Song of the Week

“Die For You” by The Weeknd: reaching #7 on Billboard and #9 on Spotify, this (older) song from The Weeknd is about being utterly devoted to someone else, even when you don’t necessarily want to be. Even though its album Starboy came out in 2016, a surge of new interaction with it on TikTok brings it back into the limelight. For the lyrics to this song, click here. 

Translation: A Viral Revival

Psalm 34:8 says, “Taste and see that the Lord is good.” The thing about taste is that it’s entirely experiential. Knowing what something tastes like, even being able to describe what something tastes like, isn’t the same as actually tasting it. In that sense, this verse serves as an invitation to experience firsthand the goodness of God—and it seems like many students at Asbury and beyond have been doing just that.

Participants in these worship sessions (many of which have been Gen Z-led) describe “an unexplainable, surreal peace” descending upon the room, and being filled with love for God and others. Others describe feeling a “sweet presence,” “deep peace,” or “the quiet, heavy presence of God.”

But some Christians are concerned that events like these aren’t intellectually rigorous enough. As JP Moreland once wrote in a commentary on the Great Awakenings, “Much good came from these movements. But their overall effect was to overemphasize immediate personal conversion to Christ instead of a studied period of reflection and conviction; emotional, simple, popular preaching instead of intellectually careful and doctrinally precise sermons; and personal feelings and relationship to Christ instead of a deep grasp of the nature of Christian teaching and ideas.” The concern of some is that these “revivals” might only amount to an emotional high that doesn’t last longer than a couple of weeks.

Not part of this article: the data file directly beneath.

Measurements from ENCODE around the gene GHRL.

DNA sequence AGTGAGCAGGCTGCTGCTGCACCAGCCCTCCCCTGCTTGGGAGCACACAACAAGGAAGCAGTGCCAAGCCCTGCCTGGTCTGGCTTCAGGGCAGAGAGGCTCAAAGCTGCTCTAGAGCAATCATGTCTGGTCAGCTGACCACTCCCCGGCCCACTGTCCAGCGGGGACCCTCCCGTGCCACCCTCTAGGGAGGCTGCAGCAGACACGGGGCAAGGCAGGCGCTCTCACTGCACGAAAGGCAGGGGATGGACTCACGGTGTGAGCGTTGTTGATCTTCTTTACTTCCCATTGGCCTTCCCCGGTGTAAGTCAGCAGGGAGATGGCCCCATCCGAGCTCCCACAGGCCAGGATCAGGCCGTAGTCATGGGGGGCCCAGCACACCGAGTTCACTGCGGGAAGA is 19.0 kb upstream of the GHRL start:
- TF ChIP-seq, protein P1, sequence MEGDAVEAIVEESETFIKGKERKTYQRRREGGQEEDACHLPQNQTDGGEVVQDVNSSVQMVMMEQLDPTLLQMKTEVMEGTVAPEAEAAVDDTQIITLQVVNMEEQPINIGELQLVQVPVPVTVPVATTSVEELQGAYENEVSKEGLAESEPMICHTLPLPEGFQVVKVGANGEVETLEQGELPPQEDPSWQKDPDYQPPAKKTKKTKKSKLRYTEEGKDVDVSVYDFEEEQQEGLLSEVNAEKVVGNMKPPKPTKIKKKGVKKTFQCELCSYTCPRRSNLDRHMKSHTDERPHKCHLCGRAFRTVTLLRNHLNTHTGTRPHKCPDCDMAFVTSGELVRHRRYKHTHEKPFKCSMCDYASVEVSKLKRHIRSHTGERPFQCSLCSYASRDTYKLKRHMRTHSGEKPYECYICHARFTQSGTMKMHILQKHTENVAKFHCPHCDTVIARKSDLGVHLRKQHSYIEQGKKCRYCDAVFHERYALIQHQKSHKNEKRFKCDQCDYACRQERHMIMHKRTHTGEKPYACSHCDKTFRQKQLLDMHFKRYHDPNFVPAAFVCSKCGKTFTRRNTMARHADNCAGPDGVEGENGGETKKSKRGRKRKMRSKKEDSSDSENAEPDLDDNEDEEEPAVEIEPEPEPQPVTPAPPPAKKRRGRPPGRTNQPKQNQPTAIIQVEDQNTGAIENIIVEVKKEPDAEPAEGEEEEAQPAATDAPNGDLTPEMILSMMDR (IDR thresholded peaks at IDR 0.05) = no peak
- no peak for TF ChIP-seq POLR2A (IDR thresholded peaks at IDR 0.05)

Intellectual rigor is clearly a good thing. And yet, it’s just as possible to have “a deep grasp of the nature of Christian ideas” and to remain totally emotionally unengaged. The goal is to engage God with every part of who we are, including our emotions, our minds, and our affections. As Jesus himself said, “Love the Lord your God with all your heart and with all your soul and with all your mind.” We pray that such revivals continue, and that seeds planted there will be watered by deep theological teaching and lasting connection with our Creator.

Here are some questions to spark conversation with your teens about this:

  • Had you already heard about what’s been going on at Asbury? What are your thoughts about it?
  • Had you already heard about what’s been going on at Asbury? What are your thoughts about it?
  • What’s one thing you hope to see God do in your generation?